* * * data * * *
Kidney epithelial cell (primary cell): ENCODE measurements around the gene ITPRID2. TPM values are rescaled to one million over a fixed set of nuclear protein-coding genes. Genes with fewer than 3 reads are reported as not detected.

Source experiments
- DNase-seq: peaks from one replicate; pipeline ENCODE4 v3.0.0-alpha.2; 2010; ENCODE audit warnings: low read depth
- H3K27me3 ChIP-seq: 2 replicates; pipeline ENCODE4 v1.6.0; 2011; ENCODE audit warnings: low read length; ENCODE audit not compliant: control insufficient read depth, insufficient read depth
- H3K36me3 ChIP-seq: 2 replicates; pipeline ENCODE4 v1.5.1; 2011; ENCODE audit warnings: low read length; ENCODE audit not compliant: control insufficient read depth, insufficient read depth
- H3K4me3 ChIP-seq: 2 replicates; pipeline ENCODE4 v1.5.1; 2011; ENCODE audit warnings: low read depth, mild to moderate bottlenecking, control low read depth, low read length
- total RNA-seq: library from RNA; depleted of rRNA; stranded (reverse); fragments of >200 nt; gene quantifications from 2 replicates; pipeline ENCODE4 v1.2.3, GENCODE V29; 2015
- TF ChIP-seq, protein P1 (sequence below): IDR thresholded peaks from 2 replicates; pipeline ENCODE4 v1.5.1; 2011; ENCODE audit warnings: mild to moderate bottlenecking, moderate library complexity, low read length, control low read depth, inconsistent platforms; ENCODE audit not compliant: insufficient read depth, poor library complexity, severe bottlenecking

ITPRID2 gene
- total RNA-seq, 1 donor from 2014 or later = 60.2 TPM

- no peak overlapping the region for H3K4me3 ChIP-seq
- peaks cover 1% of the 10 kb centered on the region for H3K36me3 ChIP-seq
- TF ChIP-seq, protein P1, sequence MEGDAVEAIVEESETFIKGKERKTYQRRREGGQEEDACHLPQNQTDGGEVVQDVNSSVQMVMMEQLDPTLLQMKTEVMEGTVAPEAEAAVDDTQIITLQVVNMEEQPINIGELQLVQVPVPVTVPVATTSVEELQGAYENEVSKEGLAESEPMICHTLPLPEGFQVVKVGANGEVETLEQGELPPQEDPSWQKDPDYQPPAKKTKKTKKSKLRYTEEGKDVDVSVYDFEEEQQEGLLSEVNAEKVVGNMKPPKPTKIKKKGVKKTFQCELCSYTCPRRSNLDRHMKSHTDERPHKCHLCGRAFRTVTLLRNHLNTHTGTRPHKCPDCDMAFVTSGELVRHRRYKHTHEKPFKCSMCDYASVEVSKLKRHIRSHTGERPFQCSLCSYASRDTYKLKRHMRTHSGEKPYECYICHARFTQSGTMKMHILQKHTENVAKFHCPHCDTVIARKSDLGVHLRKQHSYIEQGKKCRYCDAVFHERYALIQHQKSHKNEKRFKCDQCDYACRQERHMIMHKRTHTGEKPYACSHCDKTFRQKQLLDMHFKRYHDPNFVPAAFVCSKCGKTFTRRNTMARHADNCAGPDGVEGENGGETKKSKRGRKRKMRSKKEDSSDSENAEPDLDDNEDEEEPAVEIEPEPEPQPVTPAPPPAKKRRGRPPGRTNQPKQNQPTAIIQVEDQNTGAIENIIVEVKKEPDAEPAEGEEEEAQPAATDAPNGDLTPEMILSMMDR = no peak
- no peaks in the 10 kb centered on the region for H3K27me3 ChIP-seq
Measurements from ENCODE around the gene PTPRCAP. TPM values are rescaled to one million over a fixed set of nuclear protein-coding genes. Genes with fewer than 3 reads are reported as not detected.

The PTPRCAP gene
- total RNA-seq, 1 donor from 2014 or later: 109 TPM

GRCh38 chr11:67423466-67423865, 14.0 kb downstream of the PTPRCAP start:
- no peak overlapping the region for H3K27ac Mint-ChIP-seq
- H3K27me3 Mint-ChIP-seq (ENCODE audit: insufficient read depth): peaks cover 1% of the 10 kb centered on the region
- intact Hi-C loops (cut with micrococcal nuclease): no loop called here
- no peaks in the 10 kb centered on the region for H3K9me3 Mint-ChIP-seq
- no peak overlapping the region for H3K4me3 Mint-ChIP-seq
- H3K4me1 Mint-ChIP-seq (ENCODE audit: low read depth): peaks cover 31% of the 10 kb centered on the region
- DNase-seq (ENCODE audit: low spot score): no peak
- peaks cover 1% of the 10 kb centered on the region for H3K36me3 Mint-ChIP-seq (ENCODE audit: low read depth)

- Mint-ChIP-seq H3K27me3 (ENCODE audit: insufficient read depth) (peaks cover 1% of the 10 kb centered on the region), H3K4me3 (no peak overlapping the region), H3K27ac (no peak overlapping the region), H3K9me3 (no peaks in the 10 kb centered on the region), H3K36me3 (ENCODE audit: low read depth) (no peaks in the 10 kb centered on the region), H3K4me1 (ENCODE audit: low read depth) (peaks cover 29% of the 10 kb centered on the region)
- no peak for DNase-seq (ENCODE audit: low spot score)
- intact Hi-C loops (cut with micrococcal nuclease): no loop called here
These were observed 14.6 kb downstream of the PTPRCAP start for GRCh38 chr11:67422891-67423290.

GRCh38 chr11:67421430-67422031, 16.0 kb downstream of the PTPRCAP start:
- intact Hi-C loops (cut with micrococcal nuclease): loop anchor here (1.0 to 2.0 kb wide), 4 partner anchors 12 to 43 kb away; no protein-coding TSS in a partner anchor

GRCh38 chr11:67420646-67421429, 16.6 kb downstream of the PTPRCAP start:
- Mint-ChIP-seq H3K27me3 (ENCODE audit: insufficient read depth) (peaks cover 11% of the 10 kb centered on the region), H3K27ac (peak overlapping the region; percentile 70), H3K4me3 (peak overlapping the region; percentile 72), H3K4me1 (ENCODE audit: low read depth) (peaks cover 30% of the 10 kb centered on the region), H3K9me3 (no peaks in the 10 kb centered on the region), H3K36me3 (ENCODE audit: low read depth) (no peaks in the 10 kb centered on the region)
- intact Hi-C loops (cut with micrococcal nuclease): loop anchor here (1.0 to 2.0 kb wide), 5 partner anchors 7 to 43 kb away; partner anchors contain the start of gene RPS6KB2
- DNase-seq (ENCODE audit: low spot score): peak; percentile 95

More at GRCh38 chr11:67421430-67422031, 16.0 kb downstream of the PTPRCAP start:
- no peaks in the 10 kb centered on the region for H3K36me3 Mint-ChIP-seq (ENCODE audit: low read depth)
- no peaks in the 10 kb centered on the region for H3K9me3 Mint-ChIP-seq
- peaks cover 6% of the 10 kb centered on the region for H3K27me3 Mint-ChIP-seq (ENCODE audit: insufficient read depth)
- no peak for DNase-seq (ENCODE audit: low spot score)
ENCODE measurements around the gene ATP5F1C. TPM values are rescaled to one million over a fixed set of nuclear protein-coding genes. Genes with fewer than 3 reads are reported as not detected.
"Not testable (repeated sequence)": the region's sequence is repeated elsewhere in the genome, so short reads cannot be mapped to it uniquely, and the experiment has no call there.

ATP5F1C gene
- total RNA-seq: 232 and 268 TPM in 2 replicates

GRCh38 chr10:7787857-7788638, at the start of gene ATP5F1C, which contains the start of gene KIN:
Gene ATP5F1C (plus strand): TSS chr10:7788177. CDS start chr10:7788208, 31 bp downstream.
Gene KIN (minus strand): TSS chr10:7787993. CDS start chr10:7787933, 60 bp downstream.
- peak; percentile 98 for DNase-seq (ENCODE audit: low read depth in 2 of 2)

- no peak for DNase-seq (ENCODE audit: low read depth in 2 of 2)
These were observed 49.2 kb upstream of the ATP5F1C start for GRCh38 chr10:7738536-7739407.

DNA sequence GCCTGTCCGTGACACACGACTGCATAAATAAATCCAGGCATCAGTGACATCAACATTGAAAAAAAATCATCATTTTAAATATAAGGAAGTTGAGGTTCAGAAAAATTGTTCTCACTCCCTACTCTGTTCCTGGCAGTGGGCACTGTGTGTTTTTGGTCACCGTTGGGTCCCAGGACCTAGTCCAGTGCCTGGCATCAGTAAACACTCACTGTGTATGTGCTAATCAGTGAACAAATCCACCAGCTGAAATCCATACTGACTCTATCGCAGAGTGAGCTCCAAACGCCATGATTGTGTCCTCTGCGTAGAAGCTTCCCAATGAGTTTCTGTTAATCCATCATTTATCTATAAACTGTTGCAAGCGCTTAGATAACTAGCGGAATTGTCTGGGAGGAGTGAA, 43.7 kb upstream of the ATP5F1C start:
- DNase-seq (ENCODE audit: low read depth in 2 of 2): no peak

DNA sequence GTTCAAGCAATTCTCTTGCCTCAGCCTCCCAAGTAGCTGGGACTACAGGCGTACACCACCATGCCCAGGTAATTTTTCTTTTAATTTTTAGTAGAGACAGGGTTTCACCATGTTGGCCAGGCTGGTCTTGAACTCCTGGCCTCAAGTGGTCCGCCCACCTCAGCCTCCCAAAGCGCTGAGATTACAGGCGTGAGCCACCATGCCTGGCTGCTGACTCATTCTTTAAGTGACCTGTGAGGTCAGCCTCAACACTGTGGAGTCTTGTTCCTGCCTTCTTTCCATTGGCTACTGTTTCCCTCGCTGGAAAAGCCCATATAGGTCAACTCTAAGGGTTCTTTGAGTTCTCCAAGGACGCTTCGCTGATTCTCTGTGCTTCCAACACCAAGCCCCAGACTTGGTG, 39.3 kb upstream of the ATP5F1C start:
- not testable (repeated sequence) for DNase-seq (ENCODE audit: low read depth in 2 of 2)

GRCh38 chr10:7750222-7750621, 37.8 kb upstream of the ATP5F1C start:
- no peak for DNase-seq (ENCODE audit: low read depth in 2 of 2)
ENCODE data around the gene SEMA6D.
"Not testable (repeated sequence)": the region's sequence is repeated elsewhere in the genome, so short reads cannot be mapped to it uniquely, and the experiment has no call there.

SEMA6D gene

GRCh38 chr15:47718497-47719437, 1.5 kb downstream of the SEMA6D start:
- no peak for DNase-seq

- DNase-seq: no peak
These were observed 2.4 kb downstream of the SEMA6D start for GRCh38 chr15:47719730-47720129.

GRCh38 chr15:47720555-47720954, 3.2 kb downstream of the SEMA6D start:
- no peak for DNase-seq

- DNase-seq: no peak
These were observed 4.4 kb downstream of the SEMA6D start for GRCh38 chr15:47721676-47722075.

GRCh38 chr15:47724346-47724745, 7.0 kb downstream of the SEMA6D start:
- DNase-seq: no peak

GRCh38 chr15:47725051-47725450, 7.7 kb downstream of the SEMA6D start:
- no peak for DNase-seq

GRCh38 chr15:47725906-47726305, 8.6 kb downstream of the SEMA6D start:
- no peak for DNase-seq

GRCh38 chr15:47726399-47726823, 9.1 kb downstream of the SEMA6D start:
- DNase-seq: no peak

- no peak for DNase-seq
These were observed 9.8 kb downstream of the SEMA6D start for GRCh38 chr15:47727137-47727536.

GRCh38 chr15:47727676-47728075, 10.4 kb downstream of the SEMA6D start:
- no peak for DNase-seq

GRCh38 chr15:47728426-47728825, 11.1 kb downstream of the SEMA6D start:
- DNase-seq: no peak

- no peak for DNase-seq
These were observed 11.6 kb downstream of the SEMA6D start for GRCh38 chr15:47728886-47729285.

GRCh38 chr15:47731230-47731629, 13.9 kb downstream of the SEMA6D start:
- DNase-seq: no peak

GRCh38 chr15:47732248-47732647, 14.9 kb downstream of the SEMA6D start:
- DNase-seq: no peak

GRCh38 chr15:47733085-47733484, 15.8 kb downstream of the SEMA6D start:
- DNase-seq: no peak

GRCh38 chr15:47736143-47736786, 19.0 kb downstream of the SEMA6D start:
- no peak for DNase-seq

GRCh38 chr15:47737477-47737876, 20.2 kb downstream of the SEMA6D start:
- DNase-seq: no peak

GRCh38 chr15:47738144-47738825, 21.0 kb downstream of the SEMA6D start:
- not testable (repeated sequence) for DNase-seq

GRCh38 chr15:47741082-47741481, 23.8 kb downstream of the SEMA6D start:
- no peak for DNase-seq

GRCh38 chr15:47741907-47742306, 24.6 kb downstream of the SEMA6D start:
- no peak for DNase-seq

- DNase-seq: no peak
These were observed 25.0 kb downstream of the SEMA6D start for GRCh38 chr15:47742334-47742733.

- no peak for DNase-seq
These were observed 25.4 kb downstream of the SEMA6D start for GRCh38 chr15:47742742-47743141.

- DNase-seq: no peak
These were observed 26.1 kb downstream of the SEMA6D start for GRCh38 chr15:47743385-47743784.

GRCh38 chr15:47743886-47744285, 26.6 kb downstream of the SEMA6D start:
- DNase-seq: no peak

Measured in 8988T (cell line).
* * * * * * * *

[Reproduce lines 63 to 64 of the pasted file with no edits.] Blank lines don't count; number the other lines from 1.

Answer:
- DNase-seq: no peak
These were observed 2.4 kb downstream of the SEMA6D start for GRCh38 chr15:47719730-47720129.